New Approach Performs Well for Measuring CKD Quality of Life
TUESDAY, March 26, 2019 -- A new chronic kidney disease (CKD) measure of quality of life (QOL) and a single-score summary for the Kidney Disease Quality of Life-36 (KDQOL-36) are both reliable for assessing patient-reported outcomes and quality of life, according to two studies published online March 21 in the Journal of the American Society of Nephrology.
John E. Ware Jr., Ph.D., from the John Ware Research Group in Worchester, Massachusetts, and colleagues compared a new CKD-specific QOL impact scale (CKD-QOL) with KDQOL-36 forms and the generic Short Form-12v2 Health Survey (SF12v2) among 145 patients in different treatment groups (nondialysis stages 3 to 5, on dialysis, or posttransplant). The researchers found that compared with the generic SF-12v2 measures, KDQOL-36 and CKD-QOL measures generally discriminated better. Across four CKD-specific tests, the pattern of comparative results favored CKD-QOL over KDQOL-36 scales.
John D. Peipert, Ph.D., from the Northwestern University Feinberg School of Medicine in Chicago, and colleagues made efforts to simplify interpretation of KDQOL-36 scores by developing a composite score (the KDQOL-36 Summary Score [KSS]) for the kidney-targeted KDQOL-36 scales (Burdens of Kidney Disease, Symptoms and Problems of Kidney Disease, and Effects of Kidney Disease) using a sample of 58,851 dialysis patients participating in the KDQOL Complete program and 443,947 patients from the United States Renal Data System. The confirmatory factor analysis (CFA) model fit was evaluated. The researchers found that a bifactor CFA model fit the data well and supported the KSS (α = 0.91).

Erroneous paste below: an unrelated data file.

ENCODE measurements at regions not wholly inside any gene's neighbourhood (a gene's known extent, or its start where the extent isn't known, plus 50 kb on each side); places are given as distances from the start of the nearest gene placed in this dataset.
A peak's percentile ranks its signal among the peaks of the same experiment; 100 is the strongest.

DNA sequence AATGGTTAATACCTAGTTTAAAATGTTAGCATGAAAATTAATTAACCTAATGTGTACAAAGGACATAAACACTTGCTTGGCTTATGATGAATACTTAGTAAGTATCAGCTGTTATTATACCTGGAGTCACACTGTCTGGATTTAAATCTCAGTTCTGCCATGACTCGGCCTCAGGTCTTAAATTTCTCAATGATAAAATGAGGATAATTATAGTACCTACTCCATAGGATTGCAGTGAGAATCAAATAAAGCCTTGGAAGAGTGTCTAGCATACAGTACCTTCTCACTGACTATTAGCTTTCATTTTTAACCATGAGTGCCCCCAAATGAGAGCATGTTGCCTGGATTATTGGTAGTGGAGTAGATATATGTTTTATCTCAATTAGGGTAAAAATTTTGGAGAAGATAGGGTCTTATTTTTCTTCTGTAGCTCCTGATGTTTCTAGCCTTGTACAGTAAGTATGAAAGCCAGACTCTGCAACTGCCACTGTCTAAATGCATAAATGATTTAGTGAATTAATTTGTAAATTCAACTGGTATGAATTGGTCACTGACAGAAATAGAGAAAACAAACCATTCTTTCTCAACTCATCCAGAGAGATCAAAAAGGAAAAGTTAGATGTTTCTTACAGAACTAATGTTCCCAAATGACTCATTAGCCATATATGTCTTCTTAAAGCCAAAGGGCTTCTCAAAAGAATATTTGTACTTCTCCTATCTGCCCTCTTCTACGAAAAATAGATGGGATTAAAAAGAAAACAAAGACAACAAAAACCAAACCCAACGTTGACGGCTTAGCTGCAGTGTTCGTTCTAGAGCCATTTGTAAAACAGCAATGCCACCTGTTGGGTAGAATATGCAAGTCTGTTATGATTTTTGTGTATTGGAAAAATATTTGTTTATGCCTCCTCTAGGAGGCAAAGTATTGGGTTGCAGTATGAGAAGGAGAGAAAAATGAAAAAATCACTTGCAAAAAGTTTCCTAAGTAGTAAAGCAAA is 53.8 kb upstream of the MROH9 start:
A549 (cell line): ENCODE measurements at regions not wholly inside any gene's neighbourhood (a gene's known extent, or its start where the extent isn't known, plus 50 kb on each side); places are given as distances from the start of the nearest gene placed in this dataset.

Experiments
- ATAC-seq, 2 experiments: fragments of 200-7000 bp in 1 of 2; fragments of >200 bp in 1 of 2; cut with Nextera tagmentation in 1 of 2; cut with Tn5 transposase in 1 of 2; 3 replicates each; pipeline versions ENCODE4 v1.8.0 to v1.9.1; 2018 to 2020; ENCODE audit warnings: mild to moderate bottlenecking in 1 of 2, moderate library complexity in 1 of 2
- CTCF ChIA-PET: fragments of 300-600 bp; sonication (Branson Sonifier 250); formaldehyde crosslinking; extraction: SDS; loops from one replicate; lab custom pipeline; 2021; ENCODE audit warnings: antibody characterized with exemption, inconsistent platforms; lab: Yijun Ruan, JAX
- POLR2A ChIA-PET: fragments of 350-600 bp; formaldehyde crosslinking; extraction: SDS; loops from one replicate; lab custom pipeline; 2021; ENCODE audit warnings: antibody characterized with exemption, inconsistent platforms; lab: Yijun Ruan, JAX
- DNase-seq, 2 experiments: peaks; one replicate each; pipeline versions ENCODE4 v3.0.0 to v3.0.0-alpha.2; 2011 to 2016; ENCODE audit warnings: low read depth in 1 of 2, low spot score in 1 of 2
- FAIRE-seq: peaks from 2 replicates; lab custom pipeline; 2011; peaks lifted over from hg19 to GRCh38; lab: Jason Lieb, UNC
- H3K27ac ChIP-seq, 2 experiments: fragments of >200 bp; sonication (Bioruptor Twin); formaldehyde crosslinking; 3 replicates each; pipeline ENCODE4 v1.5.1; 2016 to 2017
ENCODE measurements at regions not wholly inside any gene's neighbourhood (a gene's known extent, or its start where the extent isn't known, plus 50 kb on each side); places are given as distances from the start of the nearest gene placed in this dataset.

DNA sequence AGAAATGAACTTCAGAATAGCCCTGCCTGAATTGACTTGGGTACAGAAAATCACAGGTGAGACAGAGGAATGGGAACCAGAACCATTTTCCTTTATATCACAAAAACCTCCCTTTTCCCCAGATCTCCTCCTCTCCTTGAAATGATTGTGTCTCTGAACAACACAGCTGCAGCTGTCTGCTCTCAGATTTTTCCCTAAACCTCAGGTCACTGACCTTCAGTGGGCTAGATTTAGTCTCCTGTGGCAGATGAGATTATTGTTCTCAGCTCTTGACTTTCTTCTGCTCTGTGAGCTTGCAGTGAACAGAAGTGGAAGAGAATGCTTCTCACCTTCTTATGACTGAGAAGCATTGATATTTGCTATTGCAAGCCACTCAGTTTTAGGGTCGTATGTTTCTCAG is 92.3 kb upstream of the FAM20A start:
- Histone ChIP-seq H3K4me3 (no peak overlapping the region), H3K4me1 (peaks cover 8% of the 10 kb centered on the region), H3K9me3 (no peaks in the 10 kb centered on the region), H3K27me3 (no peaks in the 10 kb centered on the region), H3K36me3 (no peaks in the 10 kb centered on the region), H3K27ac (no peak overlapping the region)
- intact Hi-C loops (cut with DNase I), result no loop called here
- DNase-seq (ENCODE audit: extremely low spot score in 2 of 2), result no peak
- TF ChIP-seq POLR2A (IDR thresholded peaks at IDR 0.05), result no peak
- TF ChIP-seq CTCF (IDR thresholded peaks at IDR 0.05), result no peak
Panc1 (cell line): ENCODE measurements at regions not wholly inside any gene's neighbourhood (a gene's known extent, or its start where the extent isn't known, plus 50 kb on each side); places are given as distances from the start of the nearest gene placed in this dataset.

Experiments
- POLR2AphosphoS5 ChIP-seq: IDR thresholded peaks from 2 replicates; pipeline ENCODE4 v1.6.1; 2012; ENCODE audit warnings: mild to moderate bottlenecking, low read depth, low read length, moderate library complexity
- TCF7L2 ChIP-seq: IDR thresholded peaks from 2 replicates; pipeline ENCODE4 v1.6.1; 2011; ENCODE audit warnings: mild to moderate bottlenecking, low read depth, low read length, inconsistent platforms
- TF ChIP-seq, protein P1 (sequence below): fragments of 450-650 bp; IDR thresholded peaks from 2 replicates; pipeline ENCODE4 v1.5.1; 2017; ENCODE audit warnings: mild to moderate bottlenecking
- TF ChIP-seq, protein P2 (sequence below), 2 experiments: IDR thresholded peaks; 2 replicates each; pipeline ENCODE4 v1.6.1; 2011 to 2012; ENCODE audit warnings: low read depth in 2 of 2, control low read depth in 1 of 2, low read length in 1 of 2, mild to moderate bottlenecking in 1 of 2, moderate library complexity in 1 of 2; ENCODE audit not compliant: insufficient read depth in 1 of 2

"There is opportunity for increased application of patient-reported outcomes to improve clinical monitoring of patients' health and treatment evaluation in end-stage kidney disease," write the authors of an accompanying editorial.
One author from the Ware study disclosed financial ties to the pharmaceutical industry and reported development of CKD-QOL measures.
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Posted: March 2019
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